Bias Reduction / Diversity / Inclusion / Dialogue / Common Ground
Here are the questions Sondra is most often asked about her areas of expertise. Simply click on each one to see Sondra’s response. She’d love it if you’d get in touch with her here with any other questions you might have.
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What is the definition of “bias”?
A bias is an “inflexible positive or negative, conscious or unconscious belief about a particular category of people.” For purposes of my work, I use “bias” to encompass what most people think of as “stereotypes” and “prejudices” as well as that long list of “isms” that plague our workplaces on a daily basis. From sexism to racism to ageism and lookism, bias is a problem we all share.
The tricky thing about biases is that they can be about good or bad qualities. It is as biased to assume, “All Asians are good at math” as it is to believe “All men are sexist.” Whether a good generality or bad, biases are characterized by an inflexibility that leaves the target of the bias inaccurately perceived and, in most cases, badly misunderstood.
Is there any way to become aware of unconscious biases?
Yes, fortunately there is. The lucky thing about biases is that even the ones that are initially unconscious aren’t very good at staying hidden. All but the most deeply buried reveal their existence at one time or another. There are three primary ways to become aware of our unconscious biases.
- Begin to notice the first assumption that pops into your mind when encountering someone different from yourself. That thought might be a clue to a hidden bias.
- Take the Implicit Association Test by clicking here. Although the test is not intended as a definitive diagnosis of bias, it is a powerful first step.
- Observe your own behaviors and decision-making processes as they involve different groups. Do you notice any consistent reactions that seem to be linked to what you believe to be the nature of that group? If so, you just might have a bias on your hands.
Can we reduce bias in the workplace?
Yes – all but the most deeply hidden biases (and even those under some circumstances) can be fixed or, at the very least, managed more effectively. Although, there isn’t enough room here to go into all the details, here are the types of elements that can be brought to bear to the bias reduction process:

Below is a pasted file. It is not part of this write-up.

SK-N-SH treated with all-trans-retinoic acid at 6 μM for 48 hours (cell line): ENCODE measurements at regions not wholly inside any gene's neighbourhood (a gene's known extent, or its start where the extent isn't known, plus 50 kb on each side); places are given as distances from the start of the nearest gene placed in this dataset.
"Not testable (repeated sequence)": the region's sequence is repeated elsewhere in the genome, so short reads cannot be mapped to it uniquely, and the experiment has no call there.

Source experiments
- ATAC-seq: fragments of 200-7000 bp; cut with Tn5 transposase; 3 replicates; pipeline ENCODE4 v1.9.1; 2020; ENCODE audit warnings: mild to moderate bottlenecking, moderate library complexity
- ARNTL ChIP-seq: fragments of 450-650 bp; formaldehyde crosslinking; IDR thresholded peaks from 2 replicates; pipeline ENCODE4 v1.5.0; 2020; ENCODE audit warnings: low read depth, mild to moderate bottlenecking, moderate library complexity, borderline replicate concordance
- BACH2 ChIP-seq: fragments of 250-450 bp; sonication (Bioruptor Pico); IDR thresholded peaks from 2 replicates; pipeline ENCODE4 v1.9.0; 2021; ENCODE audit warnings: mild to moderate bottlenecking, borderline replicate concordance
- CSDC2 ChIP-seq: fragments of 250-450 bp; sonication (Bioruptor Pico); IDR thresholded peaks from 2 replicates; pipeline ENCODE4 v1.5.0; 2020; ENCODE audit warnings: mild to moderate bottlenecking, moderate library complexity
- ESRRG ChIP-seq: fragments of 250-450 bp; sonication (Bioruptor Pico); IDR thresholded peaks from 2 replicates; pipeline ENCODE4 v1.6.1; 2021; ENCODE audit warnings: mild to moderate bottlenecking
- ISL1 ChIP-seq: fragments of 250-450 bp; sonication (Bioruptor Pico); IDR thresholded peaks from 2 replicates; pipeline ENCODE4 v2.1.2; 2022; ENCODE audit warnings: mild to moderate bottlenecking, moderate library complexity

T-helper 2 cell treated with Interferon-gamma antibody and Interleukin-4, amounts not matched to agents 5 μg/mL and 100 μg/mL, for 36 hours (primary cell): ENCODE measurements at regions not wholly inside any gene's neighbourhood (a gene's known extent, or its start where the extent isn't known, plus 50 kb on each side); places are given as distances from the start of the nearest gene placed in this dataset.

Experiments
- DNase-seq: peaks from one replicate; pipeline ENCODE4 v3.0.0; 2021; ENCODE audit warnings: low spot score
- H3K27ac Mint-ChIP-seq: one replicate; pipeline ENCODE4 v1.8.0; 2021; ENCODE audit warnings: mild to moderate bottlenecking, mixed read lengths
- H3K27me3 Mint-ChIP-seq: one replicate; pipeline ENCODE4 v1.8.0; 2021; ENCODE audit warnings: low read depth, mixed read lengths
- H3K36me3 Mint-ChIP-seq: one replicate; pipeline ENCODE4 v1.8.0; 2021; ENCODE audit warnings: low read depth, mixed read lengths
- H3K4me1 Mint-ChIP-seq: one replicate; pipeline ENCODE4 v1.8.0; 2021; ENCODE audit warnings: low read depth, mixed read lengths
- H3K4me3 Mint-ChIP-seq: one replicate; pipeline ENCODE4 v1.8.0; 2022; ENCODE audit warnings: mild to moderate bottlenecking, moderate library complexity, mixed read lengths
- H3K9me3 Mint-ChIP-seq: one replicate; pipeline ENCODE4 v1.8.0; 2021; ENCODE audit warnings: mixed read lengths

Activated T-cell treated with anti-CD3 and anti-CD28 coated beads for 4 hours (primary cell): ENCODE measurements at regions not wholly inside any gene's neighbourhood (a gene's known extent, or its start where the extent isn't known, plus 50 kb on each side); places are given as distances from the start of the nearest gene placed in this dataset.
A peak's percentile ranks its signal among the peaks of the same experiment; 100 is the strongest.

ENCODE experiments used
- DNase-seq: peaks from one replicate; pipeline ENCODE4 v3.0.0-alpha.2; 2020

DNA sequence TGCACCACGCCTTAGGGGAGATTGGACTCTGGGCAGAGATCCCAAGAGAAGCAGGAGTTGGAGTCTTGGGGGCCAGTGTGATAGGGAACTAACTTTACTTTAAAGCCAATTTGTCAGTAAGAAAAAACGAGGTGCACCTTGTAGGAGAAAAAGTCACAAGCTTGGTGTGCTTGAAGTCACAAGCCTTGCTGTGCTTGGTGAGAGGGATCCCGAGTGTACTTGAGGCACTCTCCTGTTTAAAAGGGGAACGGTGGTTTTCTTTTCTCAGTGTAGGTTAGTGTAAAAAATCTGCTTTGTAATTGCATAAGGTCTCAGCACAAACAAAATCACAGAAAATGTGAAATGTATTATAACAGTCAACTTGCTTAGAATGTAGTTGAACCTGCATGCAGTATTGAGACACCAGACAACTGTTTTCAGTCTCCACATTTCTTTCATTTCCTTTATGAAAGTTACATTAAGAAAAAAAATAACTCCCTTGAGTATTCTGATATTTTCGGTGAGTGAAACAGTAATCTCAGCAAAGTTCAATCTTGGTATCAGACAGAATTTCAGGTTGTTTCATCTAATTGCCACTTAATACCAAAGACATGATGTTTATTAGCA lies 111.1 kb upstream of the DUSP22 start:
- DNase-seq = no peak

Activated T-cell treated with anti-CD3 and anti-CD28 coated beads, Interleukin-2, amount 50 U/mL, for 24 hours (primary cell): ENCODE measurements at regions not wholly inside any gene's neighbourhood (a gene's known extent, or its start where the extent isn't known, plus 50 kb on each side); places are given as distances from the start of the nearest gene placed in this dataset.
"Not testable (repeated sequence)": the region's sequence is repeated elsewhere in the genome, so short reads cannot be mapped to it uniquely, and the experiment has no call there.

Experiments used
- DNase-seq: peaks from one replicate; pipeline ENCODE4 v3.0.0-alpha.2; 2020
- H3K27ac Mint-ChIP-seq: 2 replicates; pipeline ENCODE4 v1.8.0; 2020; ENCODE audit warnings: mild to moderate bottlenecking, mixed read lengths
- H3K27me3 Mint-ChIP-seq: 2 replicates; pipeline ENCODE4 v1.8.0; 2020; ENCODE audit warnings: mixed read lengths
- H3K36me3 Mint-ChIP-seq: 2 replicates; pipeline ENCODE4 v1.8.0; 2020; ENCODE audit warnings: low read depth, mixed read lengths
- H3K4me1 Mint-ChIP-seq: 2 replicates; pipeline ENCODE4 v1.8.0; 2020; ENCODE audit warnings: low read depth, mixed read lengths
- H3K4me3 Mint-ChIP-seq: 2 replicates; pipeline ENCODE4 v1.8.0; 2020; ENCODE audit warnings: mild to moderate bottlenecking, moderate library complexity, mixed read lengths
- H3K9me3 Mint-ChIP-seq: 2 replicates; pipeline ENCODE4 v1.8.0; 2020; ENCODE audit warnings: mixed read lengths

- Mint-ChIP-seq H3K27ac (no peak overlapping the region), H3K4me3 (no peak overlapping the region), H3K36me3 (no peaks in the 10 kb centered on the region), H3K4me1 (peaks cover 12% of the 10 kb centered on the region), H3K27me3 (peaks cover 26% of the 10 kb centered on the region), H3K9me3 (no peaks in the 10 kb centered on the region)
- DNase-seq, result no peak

- Dissecting the bias to reveal its weak foundation.
- Exposing oneself to media and images that carry a counter-bias message (this, by the way, can be very effective at reducing unconscious bias).
- Spending time with a variety of people from diverse groups. This time is most effective at reducing bias if it is relaxed, appropriately intimate, and goal oriented.
- Deliberately acting as if the bias does not exists (“attitude follows behavior”).
- Identify what you have in common with groups otherwise different from yourself (“Common Ground”).
Why does cultivating Common Ground help reduce bias?
By definition, biases thrive when we focus on the fact that an individual is a member of a group different from our own (Gay versus straight; men versus women; old versus young). That’s because, when we focus on difference, we’re in danger of becoming preoccupied with the characteristic – the bias – we associate with that difference.
What would happen, though, if we minimize our focus on difference – the very thing that gives the bias its reason for being – and focus more on what we have in common? The answer is, the bias would be starved for fuel and begin to fade.
Of course, just to be clear, it is imperative that we don’t let identifying what we have in common distract us from valuing differences – we need them both if we are to create and sustain inclusive workplaces.
What can we do to get people talking to each other?
Dialogue is crucial if we are to reduce bias and create inclusive workplaces. Sadly, conversations about diversity don’t happen as often as they should. This is because we lack the skills needed to have those conversations with respect and honesty. Because we don’t have the skills, we are afraid to try.
In order to increase dialogue, we must expose our teams to skills including:
- How to set productive goals for conversations.
- When it is appropriate to speak up and when it is wiser to walk away.
- How to overcome the emotions that stifle our ability to think on our feet and communicate effectively.
- What words to use that will promote rather than hinder conversation.
- How to think about intent versus impact and the importance of assuming positive intent in another’s actions or words.
Please contact us or call 619-583-4478 to find out how Sondra can develop a presentation that is perfect for your event or virtual program.